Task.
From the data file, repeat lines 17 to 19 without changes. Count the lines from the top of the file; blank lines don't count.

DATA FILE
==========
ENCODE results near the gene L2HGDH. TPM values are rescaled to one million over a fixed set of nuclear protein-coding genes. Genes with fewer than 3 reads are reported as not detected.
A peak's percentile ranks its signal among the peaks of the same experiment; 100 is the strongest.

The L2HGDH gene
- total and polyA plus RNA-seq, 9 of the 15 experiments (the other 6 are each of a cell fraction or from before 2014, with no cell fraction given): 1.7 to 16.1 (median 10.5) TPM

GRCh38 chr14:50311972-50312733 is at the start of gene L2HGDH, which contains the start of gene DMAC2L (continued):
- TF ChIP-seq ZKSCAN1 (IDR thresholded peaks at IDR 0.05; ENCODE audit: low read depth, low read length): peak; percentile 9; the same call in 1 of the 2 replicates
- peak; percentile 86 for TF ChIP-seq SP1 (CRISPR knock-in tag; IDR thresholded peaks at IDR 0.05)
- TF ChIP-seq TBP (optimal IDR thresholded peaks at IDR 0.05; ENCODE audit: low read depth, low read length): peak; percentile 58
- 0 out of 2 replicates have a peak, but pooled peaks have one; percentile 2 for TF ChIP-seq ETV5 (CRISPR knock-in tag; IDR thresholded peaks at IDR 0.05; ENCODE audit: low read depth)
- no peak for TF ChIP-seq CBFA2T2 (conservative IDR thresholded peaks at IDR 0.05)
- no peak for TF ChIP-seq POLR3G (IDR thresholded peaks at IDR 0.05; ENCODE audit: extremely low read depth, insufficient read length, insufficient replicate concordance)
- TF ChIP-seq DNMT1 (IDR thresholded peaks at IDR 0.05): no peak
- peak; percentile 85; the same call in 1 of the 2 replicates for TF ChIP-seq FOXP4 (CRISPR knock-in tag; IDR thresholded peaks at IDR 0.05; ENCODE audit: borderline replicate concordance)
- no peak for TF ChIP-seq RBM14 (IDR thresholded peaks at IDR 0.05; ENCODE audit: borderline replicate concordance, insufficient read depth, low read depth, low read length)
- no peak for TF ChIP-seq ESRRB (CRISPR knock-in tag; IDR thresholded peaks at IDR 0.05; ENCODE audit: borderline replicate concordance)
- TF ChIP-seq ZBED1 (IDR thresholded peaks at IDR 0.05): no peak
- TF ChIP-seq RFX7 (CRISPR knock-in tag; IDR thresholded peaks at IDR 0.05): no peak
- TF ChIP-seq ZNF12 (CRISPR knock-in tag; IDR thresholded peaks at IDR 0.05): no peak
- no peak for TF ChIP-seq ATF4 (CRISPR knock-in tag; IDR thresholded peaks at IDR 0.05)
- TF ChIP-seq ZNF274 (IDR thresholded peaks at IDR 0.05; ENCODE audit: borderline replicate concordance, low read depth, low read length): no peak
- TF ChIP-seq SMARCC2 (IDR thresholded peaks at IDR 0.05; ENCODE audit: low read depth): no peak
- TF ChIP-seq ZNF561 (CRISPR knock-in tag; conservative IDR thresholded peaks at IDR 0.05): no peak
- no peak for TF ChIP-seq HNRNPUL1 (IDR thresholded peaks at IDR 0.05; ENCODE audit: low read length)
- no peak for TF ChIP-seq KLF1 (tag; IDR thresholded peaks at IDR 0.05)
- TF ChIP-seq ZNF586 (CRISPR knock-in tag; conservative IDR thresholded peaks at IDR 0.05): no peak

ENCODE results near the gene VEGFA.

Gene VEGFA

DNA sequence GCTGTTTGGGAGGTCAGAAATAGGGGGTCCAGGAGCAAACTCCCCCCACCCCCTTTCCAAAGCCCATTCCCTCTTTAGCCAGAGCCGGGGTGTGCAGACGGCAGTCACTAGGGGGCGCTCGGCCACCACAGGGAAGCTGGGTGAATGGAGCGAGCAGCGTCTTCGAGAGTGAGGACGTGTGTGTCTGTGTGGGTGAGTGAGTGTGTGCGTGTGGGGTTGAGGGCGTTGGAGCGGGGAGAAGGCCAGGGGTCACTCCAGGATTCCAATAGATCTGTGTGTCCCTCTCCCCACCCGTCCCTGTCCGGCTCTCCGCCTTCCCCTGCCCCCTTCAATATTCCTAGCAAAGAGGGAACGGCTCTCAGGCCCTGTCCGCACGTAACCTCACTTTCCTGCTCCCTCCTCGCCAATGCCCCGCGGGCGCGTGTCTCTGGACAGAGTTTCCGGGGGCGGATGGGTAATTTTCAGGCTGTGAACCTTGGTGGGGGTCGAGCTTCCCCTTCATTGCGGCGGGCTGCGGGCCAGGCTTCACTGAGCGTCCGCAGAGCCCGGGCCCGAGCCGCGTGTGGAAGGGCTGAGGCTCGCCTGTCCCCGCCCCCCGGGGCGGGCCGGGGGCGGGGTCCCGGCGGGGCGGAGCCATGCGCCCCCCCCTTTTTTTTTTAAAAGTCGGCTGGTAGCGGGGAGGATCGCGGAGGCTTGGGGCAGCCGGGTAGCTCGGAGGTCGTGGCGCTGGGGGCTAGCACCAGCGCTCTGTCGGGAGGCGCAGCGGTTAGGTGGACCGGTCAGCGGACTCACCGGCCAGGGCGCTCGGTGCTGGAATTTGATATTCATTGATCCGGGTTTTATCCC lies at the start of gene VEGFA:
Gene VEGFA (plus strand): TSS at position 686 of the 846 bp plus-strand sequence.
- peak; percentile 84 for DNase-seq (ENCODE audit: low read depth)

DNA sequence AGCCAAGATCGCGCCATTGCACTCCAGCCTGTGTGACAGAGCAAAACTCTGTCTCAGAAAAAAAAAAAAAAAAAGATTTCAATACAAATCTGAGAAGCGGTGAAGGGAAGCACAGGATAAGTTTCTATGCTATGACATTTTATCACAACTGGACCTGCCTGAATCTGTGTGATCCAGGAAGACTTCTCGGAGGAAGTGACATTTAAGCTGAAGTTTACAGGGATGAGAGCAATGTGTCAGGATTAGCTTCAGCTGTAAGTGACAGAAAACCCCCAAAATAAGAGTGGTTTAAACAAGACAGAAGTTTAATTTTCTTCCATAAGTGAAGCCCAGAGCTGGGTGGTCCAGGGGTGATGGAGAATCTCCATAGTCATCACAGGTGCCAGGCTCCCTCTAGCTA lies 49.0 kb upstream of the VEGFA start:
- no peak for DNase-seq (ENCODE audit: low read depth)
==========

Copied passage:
- TF ChIP-seq RFX7 (CRISPR knock-in tag; IDR thresholded peaks at IDR 0.05): no peak
- TF ChIP-seq ZNF12 (CRISPR knock-in tag; IDR thresholded peaks at IDR 0.05): no peak
- no peak for TF ChIP-seq ATF4 (CRISPR knock-in tag; IDR thresholded peaks at IDR 0.05)